The funny thing is I never thought of learning "do you speak english?" I guess I'm the wing it type person and figure that once something comes out of my mouth or they look at me, they'll figure I speak english or not.

My experience is I try to at least understand the language somewhat. I will buy a dictionary/phrasebook that helps. When I went to China, for months I listened to podcasts and did some elementary stuff to learn some Mandarin. This resulted in me being able to say thank you and hello (and understanding those 2 words). It also ended up with me being able to turn Mandarin into a senseless language to me to a language where I could understand what individual words were even if I didn't understand the words. In China, we had a translator with us most of the time though and the time when we didn't, our dictionary was priceless. In Beijing, many people in tourist areas spoke English.

I had also been in Greece, English is one of their national languages so it was really easy but I did learn some greek, especially the writing, which helped slightly. Very rarely did anyone speak Greek to me but it was awesome when they did.

In Germany/Switzerland, mostly everyone was able to speak english. In some smaller German towns, we encountered some people that didn't but it was all cool. The funniest thing in Switzerland was trying to understand the public transportation as they had a weird system where I went. The other thing in Germany/Switzerland that was weird (as an American) was sharing a table with someone. In Switzerland, I guess they had encountered enough Americans that the place I went to eat asked if it was alright if they sat someone with me. In Germany, it seemed more assumed.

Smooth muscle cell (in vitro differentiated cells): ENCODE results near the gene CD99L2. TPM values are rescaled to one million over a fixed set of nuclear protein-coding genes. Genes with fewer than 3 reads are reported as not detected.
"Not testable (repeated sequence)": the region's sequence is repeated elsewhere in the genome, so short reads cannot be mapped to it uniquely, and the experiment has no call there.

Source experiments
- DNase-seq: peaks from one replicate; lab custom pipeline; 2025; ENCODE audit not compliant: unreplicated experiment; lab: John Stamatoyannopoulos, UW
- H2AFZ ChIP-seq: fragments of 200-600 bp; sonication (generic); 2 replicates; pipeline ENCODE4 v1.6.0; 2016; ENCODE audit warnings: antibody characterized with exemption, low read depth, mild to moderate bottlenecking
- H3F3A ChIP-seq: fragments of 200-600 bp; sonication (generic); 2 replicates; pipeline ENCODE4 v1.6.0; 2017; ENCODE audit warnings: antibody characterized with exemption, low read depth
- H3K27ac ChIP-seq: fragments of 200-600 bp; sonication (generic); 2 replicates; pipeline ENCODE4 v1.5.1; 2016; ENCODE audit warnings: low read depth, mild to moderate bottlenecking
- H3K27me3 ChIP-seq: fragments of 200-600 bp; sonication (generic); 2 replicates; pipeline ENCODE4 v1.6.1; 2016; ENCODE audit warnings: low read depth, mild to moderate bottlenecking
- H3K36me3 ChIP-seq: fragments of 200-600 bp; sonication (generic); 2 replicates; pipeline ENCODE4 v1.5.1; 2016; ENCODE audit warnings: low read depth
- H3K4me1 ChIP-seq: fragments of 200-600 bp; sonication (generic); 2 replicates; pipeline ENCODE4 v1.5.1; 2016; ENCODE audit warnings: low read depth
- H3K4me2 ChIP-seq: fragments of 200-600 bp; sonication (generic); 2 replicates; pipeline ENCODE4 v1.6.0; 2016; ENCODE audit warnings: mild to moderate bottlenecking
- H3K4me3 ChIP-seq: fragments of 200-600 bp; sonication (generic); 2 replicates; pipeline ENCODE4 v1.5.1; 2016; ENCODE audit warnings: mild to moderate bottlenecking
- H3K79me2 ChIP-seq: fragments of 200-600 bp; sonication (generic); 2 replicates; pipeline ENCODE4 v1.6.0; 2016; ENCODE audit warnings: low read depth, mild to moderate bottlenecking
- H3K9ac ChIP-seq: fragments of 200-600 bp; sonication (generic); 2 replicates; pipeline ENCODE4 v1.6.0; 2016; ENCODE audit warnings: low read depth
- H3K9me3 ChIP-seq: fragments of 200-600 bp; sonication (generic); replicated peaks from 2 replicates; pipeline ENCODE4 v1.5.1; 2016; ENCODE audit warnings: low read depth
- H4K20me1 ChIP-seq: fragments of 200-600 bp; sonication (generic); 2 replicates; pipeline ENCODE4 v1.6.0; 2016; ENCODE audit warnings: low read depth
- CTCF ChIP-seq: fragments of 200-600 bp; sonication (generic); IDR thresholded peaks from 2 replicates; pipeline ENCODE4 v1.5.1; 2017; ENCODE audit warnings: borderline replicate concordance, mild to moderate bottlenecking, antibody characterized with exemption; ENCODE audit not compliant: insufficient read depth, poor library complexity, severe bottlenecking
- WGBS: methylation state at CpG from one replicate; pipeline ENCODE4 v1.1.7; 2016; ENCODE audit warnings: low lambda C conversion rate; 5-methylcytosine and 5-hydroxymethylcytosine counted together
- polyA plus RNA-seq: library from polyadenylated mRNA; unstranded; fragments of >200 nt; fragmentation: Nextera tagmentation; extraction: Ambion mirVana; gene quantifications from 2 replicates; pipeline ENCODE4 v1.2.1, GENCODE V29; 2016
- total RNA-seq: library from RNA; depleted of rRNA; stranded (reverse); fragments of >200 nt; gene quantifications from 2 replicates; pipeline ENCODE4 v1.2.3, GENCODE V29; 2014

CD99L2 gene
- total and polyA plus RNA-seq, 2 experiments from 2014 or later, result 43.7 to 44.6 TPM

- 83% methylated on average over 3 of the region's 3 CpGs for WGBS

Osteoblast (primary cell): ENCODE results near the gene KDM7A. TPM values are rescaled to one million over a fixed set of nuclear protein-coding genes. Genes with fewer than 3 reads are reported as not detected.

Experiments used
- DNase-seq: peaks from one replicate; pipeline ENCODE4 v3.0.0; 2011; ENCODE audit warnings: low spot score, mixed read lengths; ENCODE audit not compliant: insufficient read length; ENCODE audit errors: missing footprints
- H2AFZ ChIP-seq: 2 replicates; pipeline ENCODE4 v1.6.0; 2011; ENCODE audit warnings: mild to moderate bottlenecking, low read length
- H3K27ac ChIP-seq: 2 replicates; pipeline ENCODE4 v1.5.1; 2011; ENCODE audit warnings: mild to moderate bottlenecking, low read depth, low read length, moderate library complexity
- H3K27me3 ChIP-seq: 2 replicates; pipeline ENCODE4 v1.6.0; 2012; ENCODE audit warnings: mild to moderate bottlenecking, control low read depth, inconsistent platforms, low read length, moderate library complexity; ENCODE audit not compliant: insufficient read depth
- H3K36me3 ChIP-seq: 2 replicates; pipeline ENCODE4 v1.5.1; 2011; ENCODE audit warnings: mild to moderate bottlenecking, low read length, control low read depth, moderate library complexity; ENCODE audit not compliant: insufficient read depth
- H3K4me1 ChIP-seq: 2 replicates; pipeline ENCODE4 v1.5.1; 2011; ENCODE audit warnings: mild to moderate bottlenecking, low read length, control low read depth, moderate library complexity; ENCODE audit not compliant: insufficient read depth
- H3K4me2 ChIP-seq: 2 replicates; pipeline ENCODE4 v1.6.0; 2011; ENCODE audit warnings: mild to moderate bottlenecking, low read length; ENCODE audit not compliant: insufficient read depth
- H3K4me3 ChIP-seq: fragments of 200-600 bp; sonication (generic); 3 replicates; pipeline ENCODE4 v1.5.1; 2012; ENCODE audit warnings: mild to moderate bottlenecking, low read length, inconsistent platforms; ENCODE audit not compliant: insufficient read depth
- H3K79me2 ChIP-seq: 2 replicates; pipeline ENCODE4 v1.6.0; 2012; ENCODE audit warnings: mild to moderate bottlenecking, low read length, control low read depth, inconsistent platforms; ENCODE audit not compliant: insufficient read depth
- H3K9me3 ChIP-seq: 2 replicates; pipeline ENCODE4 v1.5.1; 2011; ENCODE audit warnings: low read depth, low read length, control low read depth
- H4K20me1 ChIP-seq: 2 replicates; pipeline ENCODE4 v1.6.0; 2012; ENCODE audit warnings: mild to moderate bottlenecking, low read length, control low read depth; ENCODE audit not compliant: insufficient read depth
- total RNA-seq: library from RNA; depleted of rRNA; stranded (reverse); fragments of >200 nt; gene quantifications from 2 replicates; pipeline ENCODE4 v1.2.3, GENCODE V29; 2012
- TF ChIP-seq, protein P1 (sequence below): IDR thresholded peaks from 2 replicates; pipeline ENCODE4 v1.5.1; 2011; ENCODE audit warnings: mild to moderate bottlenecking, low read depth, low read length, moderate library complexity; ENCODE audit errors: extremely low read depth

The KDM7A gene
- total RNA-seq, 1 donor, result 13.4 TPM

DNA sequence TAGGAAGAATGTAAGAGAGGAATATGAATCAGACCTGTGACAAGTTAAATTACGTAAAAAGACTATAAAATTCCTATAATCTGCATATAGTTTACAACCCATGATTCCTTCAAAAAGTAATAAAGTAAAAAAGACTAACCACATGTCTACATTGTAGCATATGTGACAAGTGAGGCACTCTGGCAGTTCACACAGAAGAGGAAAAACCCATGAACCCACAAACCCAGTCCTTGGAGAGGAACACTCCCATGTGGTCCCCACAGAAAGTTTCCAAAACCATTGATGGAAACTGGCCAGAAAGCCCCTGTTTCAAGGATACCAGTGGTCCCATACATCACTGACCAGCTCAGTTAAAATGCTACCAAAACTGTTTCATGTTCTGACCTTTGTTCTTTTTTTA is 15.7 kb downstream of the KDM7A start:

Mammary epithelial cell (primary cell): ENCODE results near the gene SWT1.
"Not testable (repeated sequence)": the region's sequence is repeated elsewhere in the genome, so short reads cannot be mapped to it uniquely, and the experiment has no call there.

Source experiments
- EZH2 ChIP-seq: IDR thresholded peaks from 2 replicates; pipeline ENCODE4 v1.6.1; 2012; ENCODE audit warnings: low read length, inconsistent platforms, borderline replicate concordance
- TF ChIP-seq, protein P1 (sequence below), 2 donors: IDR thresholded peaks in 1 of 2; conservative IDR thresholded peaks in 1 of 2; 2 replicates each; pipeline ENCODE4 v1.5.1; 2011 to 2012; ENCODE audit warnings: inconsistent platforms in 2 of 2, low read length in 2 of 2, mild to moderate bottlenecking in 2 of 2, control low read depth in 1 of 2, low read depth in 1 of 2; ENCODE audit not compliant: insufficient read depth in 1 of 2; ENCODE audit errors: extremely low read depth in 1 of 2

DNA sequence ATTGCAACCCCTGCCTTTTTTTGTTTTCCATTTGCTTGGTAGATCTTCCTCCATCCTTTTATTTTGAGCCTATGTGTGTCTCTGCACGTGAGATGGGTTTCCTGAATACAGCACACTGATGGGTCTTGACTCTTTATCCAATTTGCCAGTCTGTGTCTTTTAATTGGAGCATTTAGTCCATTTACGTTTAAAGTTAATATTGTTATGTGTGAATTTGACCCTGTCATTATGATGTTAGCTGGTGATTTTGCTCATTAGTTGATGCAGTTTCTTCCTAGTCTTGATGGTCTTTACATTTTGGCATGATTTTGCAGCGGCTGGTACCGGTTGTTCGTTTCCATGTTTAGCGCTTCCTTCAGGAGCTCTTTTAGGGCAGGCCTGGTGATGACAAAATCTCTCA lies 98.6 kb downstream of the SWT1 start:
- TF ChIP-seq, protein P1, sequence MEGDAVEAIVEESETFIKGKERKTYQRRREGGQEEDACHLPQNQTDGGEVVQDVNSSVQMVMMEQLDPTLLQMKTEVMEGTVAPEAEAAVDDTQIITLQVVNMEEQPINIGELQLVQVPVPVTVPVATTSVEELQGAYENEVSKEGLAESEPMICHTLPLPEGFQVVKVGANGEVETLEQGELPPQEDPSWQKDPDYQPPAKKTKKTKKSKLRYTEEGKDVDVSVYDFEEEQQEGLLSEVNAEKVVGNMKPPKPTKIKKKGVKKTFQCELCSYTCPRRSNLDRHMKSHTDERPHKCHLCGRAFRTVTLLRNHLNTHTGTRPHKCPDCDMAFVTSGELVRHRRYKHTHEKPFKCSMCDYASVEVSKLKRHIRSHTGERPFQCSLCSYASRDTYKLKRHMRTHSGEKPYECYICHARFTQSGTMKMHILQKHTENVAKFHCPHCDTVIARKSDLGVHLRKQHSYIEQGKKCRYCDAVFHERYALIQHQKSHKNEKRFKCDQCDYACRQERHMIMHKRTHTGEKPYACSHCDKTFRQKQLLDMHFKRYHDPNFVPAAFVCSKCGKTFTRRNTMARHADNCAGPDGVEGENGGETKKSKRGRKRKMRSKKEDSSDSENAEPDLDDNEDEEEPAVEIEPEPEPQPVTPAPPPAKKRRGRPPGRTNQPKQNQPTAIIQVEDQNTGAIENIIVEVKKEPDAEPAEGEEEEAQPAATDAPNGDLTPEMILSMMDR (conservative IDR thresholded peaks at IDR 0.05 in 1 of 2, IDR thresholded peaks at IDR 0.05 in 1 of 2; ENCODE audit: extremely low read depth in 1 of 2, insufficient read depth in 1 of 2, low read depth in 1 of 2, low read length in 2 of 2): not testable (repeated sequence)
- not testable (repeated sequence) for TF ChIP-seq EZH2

And in Montreal, the most difficult thing was trying to understand spoken french because I was able to guess written french fairly well. When we were on the subway/metro type thing, it was the most difficult because I didn't want to miss our stop but I didn't see signs and only went by the announcer (that was in french). Luckily I guessed correctly :)

So overall, I think people will try to communicate with you however if you don't speak a common language. This may involve gestures, looking at a dictionary, pointing, etc.